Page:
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  • 2016EasthamPhd

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Negotiating the fertile body: women's life history experiences of using contraception

Research output: ThesisDoctoral Thesis

Published
Publication date2016
Number of pages306
QualificationPhD
Awarding Institution
Supervisors/Advisors
Publisher
  • Lancaster University
Original languageEnglish

Abstract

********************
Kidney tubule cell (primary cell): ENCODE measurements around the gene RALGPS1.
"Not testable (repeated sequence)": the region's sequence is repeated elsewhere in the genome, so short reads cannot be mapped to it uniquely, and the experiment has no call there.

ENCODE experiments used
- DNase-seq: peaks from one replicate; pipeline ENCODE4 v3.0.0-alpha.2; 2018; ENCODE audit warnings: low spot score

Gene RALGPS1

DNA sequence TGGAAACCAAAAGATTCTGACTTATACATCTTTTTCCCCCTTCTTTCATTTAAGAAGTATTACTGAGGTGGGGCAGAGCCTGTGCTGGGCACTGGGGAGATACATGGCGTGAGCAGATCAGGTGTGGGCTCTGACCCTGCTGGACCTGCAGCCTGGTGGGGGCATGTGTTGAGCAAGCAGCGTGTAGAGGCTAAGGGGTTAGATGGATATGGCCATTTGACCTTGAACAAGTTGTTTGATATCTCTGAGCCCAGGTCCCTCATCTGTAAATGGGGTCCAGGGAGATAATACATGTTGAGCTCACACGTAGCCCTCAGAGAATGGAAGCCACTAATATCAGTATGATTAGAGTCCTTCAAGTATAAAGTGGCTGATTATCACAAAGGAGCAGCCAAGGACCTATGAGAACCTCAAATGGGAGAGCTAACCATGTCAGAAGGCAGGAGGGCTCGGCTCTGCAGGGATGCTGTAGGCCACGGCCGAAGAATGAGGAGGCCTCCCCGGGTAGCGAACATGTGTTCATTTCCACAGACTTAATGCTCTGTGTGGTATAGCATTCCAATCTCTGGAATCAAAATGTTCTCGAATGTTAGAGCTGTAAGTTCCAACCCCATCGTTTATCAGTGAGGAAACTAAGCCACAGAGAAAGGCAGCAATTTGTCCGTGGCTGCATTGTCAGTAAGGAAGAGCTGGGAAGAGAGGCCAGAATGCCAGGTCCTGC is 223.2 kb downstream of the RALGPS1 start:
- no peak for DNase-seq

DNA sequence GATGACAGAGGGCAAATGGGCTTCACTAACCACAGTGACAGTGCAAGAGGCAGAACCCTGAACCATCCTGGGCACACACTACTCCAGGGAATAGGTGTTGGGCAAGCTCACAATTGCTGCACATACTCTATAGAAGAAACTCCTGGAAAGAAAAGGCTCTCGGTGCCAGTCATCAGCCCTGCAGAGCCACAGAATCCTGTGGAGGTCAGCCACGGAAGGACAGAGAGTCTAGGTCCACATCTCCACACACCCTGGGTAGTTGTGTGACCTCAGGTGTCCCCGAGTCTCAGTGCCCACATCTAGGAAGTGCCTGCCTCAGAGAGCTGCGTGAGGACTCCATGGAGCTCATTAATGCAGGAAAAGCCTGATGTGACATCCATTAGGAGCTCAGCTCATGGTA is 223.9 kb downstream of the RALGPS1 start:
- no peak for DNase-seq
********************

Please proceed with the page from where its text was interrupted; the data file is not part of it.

British women experience a conundrum in the context of contraception. Despite knowledge about and free access to myriad methods Britain currently has high rates of unintended pregnancy (estimated as high as 2/3 in some cases). This thesis uses a feminist approach and Foucauldian theory to explore this phenomenon by addressing the gaps in current understanding namely the situated and subjective experiences of contraception use over the life course. Using a qualitative life history method and map-making, this research used Listening Guide analysis to understand 15 British women’s contraceptive life histories. Three substantive chapters situate these narratives within the political and social landscape of neoliberal Britain over the last 30 years. The first presents 4 individual life stories and drawing on the concept of ‘stratified reproduction’ indicates how many women’s contraceptive choice is not free but is shaped by structural inequalities. The second exposes the meaningful-ness of hormonal contraceptive ‘side effects’, namely the consequence to their sense of self, and argues for a departure from the typically reductive perspectives on the impacts of contraception use. The third chapter highlights the changes over time, or lack thereof, in contraceptive practice as experienced by the women participants and demands a shift from the rhetoric of ‘contraceptive choice’ towards a lived reality of supportive women-centred provision. Finally, these findings are conceptualised as ‘disconnections’ of a woman from both herself and from contraceptive providers and are theorised in relation to competing neoliberal (masculine) and female subjectivities. I argue that the current circumstances create an impossible position for contracepting women to successfully occupy. In conclusion, the narratives in this thesis compel us to adopt instead a model that approaches contraception use as more than an individual experience and to recognise and address the contextual factors that undermine women’s contraceptive choice and compromise sustainable use.